Time Is Running Out for This Bookseller

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"I would be most content if my children grew up to be the kind of people who think decorating consists mostly of building enough bookshelves."  - Anna Quindlen

Whenever I pick up a new book, I find myself involuntarily riffling its pages with my thumb to enjoy the resulting burst of air, bringing with it that distinctive "book smell" - the scent of aging paper and ink with which most of us are all-too-familiar. Sadly, with the advent of massively-popular electronic book readers, bookshelves are increasingly becoming obsolete.

It's with grudging acceptance, then, I express this sentiment: Barnes & Noble's (NYSE: BKS) days are numbered, at least in its current form as a stubborn brick-and-mortar bookseller. 

Considering shares of BKS closed down nearly 10% last Thursday after the company announced its ninth quarterly loss in the last eleven quarters, it would seem the market agrees with me.  Interestingly, by losing "only" $0.04 per share, Barnes & Noble actually beat analyst estimates which called for a loss of $0.06 per share.  Consolidated revenue also decreased slightly from the year-ago period to $1.9 billion due to flat same-store sales, store closures, and lower BN.com sales.

On a positive note, while the Retail and College segments continued to struggle, revenue for the Nook tablet segment actually increased 6% compared to the year-ago period while electronic book purchases increased 38%.  Expenses related to Nook product development and international expansion, however, increased 10%, causing the segment's EBITDA losses to rise 1% year-over-year to $51.4 million.  While the company wouldn't provide specific sales numbers, Barnes & Noble was quick to note Nook unit sales doubled over last week's holiday weekend, helped by strong sales through its retail channels at Target and Wal-Mart.  While these losses will continue through 2013, they should lessen as fresh Nook customers fill their devices with new electronic goods.

Barnes & Noble has also found a friend in Microsoft (NASDAQ: MSFT), which earlier this year announced an initial strategic $300 million investment in the Nook segment in exchange for a 17.6% stake of a new subsidiary called Nook Media, LLC.  According to the original agreement, the partnership also includes an additional $180 million in guaranteed revenue-sharing payments over three years and $125 million over five years to help finance international expansion.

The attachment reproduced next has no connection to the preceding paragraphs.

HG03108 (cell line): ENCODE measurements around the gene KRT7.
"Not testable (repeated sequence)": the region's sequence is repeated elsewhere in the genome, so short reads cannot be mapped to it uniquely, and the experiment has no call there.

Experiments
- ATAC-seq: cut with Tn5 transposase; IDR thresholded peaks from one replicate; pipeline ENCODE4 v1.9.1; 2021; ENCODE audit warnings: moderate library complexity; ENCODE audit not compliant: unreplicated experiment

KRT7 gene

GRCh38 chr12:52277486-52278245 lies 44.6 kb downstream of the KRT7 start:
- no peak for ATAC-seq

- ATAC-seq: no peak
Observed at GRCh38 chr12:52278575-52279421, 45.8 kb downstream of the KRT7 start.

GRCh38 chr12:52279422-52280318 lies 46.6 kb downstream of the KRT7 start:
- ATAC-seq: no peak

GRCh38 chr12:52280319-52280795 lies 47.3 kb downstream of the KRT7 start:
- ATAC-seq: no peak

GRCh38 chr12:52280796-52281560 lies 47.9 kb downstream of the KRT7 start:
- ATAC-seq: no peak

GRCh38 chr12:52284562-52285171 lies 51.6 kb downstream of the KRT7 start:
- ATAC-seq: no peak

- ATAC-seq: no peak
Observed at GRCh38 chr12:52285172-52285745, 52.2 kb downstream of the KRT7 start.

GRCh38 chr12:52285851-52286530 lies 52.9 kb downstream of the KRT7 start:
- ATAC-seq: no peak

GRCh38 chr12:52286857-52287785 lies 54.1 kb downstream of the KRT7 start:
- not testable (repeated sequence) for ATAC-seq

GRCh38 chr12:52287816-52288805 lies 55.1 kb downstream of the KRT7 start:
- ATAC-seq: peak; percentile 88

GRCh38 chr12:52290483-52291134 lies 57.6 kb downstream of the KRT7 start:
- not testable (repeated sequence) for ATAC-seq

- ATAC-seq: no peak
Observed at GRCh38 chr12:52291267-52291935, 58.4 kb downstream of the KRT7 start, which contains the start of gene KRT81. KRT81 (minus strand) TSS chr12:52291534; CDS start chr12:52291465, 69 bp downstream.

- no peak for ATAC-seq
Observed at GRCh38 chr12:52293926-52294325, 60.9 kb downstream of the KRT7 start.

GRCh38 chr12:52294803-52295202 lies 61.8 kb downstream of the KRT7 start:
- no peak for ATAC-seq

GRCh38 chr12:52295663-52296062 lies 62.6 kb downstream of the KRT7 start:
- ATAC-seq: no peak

With friends like Microsoft, Target, and Walmart, why should Barnes & Noble worry?  Unfortunately for Nook Media, its primary competitor lies in the ruthlessly efficient Amazon.com (NASDAQ: AMZN), which vies for consumers' e-reader affections with its wildly-popular Kindle line of products.

Like Barnes & Noble, however, Amazon is coming off its own difficult quarter, posting its first quarterly loss in five years thanks largely in part to infrastructure investments and an impairment charge for its investment in daily deal site LivingSocial.  Nonetheless, shares of AMZN are still trading near 52-week highs as investors remain convinced its short-term pain will be their long-term gain.

Unlike Barnes and Noble, though, Amazon isn't distracted by running a declining brick-and-mortar business and has the deep pockets to continue selling its Kindle devices at rock bottom prices while it waits to realize the high-margin electronic benefits down the road.  With the ability to swing deals like this year's Black Friday Kindle Fire sale, you can bet Amazon won't easily give up its current 60% share of the e-book market. 

While Barnes & Noble was right to recognize the deterioration of its core in-store book sales, I fear its foray into electronic books may be too little, too late.  Even with the help of Microsoft, Target, and Wal-Mart, shareholders of BKS are in for a painfully-wild ride until the company can prove it has what it takes to compete against a smarter, faster, stronger opponent in Amazon.com.


symie5 has no positions in the stocks mentioned above. The Motley Fool owns shares of Amazon.com and Microsoft. Motley Fool newsletter services recommend Amazon.com and Microsoft. Try any of our Foolish newsletter services free for 30 days. We Fools may not all hold the same opinions, but we all believe that considering a diverse range of insights makes us better investors. The Motley Fool has a disclosure policy. Is this post wrong? Click here. Think you can do better? Join us and write your own!

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